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As many as 50 digital government services could be using the new Gov.uk Verify identity verification system within months, if current plans proceed successfully.
Verify has been in public use as a “beta” test version since October 2013 for a limited range of services, and is due to become officially live in April – nearly three years after the original target date.
Janet Hughes, programme director for Verify in the Government Digital Service (GDS), said in a blog post that 15 services are ready to start using the system when it goes fully live, and 50 services from 10 Whitehall departments are set to follow soon after.
“There are now 13 government services from five departments [already] connected to Gov.uk Verify, with nine available as public beta services,” she said. “We have developed a staged process for services that want to use Gov.uk Verify, and we are constantly developing that so it’s as clear as possible to services what they will need to do, and any new needs arising from new services adopting Gov.uk Verify are understood early on, so we can meet them in time.”
Verify is central to the GDS-led programme of digital transformation across government, and is intended to be the default mechanism for citizens logging in to online public services to prove they are who they say they are.
The project has proved more complex than was first expected. The original plans targeted spring 2013 for the first operational services. Then, in April 2014, GDS said it expected to have 600,000 users by the end of 2014. In July last year, the target was revised again to 700,000 users by November 2015.
But by the end of January this year, Verify had been used to authenticate just over one million user logins, from more than 400,000 people using services such as tax self-assessment or sharing driving licence information.
The biggest problem Verify has faced is having enough sources of data to be able to correctly check that a user is who they say they are when they first set up their online identity.
The system works by having users register with one of a number of approved third parties, such as Experian and the Post Office, which perform the identity checks required to verify that individual user. Once verified, the company confirms electronically to the GDS that the individual is allowed access.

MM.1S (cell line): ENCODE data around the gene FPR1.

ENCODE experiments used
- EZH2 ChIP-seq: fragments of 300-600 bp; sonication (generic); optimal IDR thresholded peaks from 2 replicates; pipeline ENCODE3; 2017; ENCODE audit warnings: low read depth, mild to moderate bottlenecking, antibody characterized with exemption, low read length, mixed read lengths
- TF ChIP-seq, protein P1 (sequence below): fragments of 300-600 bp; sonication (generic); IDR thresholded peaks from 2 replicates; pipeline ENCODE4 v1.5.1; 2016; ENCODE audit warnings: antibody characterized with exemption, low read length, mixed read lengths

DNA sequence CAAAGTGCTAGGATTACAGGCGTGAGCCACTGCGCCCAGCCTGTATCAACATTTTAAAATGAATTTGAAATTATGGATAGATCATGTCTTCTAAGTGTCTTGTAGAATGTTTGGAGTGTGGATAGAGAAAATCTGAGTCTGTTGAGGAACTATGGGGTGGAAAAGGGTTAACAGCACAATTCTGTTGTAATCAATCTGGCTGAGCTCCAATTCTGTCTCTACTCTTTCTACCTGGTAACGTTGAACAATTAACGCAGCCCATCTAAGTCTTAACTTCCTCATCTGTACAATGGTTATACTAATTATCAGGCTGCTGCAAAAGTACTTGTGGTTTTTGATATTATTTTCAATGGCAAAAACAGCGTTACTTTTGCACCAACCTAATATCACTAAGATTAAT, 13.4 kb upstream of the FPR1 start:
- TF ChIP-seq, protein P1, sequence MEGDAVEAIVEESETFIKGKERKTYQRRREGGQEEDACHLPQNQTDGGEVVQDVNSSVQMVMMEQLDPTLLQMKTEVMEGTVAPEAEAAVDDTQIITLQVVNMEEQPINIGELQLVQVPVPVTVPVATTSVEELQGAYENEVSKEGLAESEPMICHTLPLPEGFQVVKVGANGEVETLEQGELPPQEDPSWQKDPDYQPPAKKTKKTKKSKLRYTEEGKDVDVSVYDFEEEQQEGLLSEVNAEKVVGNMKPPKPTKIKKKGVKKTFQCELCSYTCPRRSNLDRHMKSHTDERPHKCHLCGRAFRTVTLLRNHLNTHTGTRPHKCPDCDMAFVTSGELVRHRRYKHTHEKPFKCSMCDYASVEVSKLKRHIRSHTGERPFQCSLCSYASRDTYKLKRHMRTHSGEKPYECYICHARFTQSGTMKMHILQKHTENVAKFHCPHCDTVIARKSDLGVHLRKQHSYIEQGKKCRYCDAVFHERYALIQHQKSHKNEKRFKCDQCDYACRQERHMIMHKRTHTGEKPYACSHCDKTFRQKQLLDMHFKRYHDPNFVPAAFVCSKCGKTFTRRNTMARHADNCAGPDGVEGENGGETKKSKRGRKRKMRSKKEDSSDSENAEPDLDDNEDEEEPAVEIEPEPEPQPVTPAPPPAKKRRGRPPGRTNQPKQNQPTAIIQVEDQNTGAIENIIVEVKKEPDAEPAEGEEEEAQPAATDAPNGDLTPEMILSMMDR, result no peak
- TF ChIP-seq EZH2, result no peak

Read more about Gov.uk Verify
- The Cabinet Office has talked to banks, insurers and retailers about establishing Gov.uk Verify identity assurance as a national scheme.
- NHS trials of the Verify ID assurance system found patients concerned over using banks to allow access to medical data.
- An academic paper suggested the Gov.uk Verify system could be used as a spy network, but the Government Digital Service (GDS) insists this is not the case.
However, the datasets used by those companies when trying to confirm a user’s identity have, in some cases, not been sufficient to achieve the necessary levels of assurance. For example, farmers logging in to claim rural subsidy payments who have never had a mortgage or credit card were not referenced by Experian’s credit check databases.
The Verify team has set a target of 90% of the population being able to prove their identity by the time the service goes live in April. There are now 52 potential pieces of evidence that citizens can use to verify their identity.
“The success rate of Gov.uk Verify depends on certified companies offering a wide range of high-quality, straightforward ways for people to use Gov.uk Verify,” said Hughes. “The success rate has almost doubled since the start of our public beta, mainly because of changes and improvements the certified companies have made to their services.
“Over the next two months, as new certified companies join the service and existing companies improve their services under the new contractual framework, we expect to see further improvements to the success rate. We are on track to hit our target for live of 90% success.”
GDS has said there will always be an alternative method of creating a Verify identity, even if it means using a telephone-based service initially.